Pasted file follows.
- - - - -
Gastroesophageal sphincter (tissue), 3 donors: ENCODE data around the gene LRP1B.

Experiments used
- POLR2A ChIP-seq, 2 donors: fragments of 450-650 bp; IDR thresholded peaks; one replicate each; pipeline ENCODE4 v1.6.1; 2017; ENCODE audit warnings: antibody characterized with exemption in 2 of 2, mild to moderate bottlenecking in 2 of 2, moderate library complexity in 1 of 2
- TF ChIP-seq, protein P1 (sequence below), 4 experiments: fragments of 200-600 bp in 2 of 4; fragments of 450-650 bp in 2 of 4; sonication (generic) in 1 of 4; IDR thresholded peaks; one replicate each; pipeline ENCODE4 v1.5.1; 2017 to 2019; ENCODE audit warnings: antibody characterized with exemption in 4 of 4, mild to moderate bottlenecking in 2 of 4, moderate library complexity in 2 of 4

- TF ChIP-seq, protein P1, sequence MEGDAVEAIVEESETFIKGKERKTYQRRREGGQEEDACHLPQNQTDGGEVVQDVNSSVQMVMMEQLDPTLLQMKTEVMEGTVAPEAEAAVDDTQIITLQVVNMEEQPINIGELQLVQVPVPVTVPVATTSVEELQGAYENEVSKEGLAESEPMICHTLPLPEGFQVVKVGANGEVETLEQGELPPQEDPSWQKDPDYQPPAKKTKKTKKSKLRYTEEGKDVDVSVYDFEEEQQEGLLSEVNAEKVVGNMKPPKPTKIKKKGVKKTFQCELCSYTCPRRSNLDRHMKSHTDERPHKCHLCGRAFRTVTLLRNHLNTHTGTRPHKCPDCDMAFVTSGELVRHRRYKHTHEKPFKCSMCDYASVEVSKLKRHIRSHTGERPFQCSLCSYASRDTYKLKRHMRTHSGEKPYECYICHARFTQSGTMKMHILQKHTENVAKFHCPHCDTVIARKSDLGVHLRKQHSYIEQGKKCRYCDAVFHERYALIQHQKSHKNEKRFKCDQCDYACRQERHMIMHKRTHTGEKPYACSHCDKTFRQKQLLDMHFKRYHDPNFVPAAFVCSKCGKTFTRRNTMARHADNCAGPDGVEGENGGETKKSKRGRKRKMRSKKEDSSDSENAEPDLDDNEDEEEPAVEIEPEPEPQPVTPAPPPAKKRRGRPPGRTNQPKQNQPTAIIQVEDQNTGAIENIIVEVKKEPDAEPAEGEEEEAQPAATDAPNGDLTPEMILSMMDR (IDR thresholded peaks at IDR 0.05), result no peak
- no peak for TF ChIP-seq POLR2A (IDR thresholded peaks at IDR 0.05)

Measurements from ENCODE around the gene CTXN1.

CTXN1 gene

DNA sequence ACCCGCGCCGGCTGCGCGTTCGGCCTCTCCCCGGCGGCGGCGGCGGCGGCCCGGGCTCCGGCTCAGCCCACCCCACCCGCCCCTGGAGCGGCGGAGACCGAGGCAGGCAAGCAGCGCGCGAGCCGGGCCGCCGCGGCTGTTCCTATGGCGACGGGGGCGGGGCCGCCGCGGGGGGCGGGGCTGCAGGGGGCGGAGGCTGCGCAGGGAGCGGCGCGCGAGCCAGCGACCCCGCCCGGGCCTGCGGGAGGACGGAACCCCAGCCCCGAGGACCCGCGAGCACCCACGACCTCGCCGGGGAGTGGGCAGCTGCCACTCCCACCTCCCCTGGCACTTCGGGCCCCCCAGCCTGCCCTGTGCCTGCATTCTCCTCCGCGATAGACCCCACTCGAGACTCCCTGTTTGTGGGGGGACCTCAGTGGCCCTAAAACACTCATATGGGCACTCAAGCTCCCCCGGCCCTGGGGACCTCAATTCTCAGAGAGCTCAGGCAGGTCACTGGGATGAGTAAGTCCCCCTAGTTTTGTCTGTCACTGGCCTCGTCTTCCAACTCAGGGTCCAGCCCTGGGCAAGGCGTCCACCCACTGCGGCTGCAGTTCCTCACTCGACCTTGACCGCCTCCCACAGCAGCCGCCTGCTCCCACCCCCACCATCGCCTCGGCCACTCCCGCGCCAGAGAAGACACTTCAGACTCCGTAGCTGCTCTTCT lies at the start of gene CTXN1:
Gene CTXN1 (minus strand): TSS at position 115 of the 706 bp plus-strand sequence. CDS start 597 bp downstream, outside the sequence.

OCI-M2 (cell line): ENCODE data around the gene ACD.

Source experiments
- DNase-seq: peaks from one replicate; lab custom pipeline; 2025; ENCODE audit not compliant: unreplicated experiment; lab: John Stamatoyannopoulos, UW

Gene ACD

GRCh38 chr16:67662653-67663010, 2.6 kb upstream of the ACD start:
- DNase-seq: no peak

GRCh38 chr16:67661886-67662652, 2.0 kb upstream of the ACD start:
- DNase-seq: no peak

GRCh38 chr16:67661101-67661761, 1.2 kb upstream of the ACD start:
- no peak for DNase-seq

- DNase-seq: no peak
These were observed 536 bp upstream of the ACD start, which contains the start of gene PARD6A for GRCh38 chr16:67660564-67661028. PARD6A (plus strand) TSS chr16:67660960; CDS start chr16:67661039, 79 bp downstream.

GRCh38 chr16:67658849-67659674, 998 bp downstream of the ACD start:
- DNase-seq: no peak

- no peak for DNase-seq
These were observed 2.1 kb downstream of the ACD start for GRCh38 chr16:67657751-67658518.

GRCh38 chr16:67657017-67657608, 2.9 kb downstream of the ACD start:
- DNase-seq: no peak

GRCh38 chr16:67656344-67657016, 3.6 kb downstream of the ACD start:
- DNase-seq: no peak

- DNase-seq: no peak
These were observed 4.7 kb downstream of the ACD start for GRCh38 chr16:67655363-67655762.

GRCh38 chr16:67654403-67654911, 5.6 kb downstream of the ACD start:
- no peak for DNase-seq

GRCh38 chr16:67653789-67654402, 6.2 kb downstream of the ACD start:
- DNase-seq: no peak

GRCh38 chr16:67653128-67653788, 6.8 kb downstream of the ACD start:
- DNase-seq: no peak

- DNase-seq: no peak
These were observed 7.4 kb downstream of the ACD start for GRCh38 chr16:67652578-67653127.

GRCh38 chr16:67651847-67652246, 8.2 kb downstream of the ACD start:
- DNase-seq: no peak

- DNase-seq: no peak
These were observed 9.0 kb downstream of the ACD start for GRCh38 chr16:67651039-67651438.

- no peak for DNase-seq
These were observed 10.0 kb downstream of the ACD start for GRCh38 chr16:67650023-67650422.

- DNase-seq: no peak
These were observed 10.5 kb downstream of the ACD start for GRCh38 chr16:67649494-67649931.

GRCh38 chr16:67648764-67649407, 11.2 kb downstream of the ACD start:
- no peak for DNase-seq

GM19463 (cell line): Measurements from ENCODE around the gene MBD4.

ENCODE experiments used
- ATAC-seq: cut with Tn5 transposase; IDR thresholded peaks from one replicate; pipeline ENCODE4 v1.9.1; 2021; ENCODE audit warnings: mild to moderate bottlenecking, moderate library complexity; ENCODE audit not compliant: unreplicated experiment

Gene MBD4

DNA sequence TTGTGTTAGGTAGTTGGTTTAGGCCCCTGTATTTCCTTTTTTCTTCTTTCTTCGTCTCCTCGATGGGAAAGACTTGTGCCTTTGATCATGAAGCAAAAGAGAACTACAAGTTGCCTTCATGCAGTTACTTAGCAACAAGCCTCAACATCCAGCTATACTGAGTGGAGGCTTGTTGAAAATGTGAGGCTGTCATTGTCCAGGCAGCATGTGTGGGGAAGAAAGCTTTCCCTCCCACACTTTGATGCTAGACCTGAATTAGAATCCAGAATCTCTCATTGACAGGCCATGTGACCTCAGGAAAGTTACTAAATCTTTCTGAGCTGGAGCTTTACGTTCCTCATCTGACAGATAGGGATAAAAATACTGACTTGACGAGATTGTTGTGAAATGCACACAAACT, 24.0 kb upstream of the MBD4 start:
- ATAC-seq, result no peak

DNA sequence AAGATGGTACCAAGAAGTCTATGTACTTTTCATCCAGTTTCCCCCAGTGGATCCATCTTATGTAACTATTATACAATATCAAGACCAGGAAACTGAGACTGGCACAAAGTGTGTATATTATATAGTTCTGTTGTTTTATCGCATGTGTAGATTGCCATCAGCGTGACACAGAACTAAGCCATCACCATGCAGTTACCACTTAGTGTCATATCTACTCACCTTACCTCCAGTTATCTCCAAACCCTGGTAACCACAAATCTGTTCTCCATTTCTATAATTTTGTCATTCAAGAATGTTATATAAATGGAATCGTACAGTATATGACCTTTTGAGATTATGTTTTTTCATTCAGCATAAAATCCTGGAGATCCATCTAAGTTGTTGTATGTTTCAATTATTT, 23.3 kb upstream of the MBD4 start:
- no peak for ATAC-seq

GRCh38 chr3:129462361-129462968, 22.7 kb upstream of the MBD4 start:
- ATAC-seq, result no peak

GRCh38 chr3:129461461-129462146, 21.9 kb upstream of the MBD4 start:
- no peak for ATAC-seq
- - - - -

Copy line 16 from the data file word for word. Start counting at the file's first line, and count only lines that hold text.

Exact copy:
- DNase-seq: no peak